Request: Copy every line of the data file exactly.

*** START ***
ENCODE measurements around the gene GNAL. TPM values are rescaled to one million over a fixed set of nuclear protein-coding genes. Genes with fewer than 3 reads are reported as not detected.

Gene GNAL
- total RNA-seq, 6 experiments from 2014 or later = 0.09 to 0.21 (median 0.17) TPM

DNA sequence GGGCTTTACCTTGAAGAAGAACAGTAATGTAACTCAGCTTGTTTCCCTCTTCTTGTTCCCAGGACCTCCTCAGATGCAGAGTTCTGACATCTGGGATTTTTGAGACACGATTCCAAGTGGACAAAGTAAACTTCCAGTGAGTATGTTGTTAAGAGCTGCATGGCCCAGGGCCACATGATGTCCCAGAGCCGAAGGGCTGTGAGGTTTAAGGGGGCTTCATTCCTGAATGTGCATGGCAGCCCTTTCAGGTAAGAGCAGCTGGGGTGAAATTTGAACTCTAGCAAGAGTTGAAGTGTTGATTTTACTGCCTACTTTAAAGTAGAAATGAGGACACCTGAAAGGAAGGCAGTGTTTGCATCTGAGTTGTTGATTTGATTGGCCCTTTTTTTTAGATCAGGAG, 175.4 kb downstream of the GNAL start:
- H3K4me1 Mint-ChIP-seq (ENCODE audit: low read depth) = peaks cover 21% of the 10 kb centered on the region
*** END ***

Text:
ENCODE measurements around the gene GNAL. TPM values are rescaled to one million over a fixed set of nuclear protein-coding genes. Genes with fewer than 3 reads are reported as not detected.

Gene GNAL
- total RNA-seq, 6 experiments from 2014 or later = 0.09 to 0.21 (median 0.17) TPM

DNA sequence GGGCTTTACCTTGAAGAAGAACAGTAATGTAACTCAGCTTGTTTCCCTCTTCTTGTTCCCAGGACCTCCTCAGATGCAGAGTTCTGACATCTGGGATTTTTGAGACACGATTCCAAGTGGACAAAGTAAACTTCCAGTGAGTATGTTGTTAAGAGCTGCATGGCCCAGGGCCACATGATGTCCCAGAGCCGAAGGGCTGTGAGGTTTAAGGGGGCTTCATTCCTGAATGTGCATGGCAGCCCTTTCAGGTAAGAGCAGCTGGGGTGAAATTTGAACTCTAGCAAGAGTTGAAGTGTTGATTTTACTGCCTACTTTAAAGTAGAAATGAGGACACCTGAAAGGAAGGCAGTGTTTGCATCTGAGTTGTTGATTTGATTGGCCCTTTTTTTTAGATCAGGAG, 175.4 kb downstream of the GNAL start:
- H3K4me1 Mint-ChIP-seq (ENCODE audit: low read depth) = peaks cover 21% of the 10 kb centered on the region